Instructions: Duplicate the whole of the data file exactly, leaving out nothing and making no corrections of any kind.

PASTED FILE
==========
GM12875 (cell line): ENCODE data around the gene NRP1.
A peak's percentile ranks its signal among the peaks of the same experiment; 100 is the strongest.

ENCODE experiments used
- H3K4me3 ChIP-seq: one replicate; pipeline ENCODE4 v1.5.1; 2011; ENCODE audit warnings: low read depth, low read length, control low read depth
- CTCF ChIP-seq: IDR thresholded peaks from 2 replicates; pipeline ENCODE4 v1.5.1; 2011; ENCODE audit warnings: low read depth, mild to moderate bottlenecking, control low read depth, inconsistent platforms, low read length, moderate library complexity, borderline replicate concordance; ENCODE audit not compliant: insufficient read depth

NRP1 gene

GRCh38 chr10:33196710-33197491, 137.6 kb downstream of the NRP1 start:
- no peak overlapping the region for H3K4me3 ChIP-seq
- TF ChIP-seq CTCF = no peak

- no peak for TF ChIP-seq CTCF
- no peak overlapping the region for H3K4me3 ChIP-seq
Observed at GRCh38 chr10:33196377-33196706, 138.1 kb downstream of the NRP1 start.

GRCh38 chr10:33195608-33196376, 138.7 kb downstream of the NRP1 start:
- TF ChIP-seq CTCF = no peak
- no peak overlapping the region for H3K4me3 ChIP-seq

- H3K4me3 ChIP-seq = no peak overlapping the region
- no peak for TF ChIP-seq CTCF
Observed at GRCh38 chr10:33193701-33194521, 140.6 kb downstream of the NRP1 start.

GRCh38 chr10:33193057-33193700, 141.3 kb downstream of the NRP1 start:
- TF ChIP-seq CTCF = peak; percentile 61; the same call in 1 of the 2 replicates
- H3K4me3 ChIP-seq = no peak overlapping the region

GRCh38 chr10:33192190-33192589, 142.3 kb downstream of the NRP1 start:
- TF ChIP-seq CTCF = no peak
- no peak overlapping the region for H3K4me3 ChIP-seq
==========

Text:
GM12875 (cell line): ENCODE data around the gene NRP1.
A peak's percentile ranks its signal among the peaks of the same experiment; 100 is the strongest.

ENCODE experiments used
- H3K4me3 ChIP-seq: one replicate; pipeline ENCODE4 v1.5.1; 2011; ENCODE audit warnings: low read depth, low read length, control low read depth
- CTCF ChIP-seq: IDR thresholded peaks from 2 replicates; pipeline ENCODE4 v1.5.1; 2011; ENCODE audit warnings: low read depth, mild to moderate bottlenecking, control low read depth, inconsistent platforms, low read length, moderate library complexity, borderline replicate concordance; ENCODE audit not compliant: insufficient read depth

NRP1 gene

GRCh38 chr10:33196710-33197491, 137.6 kb downstream of the NRP1 start:
- no peak overlapping the region for H3K4me3 ChIP-seq
- TF ChIP-seq CTCF = no peak

- no peak for TF ChIP-seq CTCF
- no peak overlapping the region for H3K4me3 ChIP-seq
Observed at GRCh38 chr10:33196377-33196706, 138.1 kb downstream of the NRP1 start.

GRCh38 chr10:33195608-33196376, 138.7 kb downstream of the NRP1 start:
- TF ChIP-seq CTCF = no peak
- no peak overlapping the region for H3K4me3 ChIP-seq

- H3K4me3 ChIP-seq = no peak overlapping the region
- no peak for TF ChIP-seq CTCF
Observed at GRCh38 chr10:33193701-33194521, 140.6 kb downstream of the NRP1 start.

GRCh38 chr10:33193057-33193700, 141.3 kb downstream of the NRP1 start:
- TF ChIP-seq CTCF = peak; percentile 61; the same call in 1 of the 2 replicates
- H3K4me3 ChIP-seq = no peak overlapping the region

GRCh38 chr10:33192190-33192589, 142.3 kb downstream of the NRP1 start:
- TF ChIP-seq CTCF = no peak
- no peak overlapping the region for H3K4me3 ChIP-seq